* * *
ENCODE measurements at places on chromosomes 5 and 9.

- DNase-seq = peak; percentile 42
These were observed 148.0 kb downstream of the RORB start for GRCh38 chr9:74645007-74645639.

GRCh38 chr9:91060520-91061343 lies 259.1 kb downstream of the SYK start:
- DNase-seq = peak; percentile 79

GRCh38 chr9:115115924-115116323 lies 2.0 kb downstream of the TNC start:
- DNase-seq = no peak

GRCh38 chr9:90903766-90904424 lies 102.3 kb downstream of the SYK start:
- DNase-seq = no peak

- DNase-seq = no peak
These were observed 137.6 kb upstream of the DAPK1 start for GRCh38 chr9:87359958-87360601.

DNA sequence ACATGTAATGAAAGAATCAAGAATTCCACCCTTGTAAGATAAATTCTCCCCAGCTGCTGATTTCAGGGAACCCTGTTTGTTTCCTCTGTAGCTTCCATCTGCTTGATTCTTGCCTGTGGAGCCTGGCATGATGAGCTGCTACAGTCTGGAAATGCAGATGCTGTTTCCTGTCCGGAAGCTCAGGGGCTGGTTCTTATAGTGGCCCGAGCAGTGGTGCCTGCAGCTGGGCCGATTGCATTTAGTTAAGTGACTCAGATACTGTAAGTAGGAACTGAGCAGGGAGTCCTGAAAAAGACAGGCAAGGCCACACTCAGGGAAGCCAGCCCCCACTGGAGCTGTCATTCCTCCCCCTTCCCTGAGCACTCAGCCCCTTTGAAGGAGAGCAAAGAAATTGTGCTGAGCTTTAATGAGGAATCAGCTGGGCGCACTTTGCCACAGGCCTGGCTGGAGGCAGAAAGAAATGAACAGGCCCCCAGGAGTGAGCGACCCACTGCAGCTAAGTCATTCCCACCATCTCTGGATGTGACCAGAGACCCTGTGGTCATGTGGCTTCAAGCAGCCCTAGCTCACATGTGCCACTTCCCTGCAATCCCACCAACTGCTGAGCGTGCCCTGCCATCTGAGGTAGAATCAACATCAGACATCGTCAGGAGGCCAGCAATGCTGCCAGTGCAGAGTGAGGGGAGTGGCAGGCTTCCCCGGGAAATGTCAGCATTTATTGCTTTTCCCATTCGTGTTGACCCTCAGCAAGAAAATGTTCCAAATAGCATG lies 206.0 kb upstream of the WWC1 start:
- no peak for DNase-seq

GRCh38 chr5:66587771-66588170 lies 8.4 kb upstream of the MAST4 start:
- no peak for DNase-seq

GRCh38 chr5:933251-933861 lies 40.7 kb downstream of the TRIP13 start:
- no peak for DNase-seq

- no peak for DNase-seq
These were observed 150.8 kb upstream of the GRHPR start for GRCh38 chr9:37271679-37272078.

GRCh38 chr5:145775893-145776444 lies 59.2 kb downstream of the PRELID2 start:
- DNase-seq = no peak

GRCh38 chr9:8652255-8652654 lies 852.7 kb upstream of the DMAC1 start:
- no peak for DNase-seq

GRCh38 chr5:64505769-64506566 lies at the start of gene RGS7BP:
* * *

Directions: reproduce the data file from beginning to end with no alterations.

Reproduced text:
ENCODE measurements at places on chromosomes 5 and 9.

- DNase-seq = peak; percentile 42
These were observed 148.0 kb downstream of the RORB start for GRCh38 chr9:74645007-74645639.

GRCh38 chr9:91060520-91061343 lies 259.1 kb downstream of the SYK start:
- DNase-seq = peak; percentile 79

GRCh38 chr9:115115924-115116323 lies 2.0 kb downstream of the TNC start:
- DNase-seq = no peak

GRCh38 chr9:90903766-90904424 lies 102.3 kb downstream of the SYK start:
- DNase-seq = no peak

- DNase-seq = no peak
These were observed 137.6 kb upstream of the DAPK1 start for GRCh38 chr9:87359958-87360601.

DNA sequence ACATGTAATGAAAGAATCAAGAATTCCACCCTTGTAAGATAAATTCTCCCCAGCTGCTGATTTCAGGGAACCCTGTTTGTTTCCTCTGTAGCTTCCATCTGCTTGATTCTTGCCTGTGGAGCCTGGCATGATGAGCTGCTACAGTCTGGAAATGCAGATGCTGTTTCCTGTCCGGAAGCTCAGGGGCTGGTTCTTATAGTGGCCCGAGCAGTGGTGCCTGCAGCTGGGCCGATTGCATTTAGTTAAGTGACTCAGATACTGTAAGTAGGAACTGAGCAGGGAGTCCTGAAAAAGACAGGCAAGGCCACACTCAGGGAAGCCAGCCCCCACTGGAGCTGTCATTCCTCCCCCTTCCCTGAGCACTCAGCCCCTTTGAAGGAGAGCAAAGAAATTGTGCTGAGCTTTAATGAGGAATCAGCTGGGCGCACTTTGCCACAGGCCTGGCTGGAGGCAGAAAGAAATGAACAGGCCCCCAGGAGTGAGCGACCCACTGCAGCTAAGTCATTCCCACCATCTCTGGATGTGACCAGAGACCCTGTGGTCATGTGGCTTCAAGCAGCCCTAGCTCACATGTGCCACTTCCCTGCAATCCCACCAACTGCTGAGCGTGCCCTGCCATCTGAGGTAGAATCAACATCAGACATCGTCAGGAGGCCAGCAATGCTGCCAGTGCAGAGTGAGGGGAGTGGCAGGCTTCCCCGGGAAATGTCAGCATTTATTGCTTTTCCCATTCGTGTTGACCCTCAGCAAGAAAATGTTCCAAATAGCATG lies 206.0 kb upstream of the WWC1 start:
- no peak for DNase-seq

GRCh38 chr5:66587771-66588170 lies 8.4 kb upstream of the MAST4 start:
- no peak for DNase-seq

GRCh38 chr5:933251-933861 lies 40.7 kb downstream of the TRIP13 start:
- no peak for DNase-seq

- no peak for DNase-seq
These were observed 150.8 kb upstream of the GRHPR start for GRCh38 chr9:37271679-37272078.

GRCh38 chr5:145775893-145776444 lies 59.2 kb downstream of the PRELID2 start:
- DNase-seq = no peak

GRCh38 chr9:8652255-8652654 lies 852.7 kb upstream of the DMAC1 start:
- no peak for DNase-seq

GRCh38 chr5:64505769-64506566 lies at the start of gene RGS7BP: